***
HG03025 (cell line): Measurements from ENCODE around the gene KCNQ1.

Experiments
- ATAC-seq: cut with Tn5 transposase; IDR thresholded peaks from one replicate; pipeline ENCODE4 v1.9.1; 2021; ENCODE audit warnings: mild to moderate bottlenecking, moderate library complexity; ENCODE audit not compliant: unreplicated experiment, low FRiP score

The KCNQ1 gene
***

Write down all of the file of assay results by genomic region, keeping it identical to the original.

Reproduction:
HG03025 (cell line): Measurements from ENCODE around the gene KCNQ1.

Experiments
- ATAC-seq: cut with Tn5 transposase; IDR thresholded peaks from one replicate; pipeline ENCODE4 v1.9.1; 2021; ENCODE audit warnings: mild to moderate bottlenecking, moderate library complexity; ENCODE audit not compliant: unreplicated experiment, low FRiP score

The KCNQ1 gene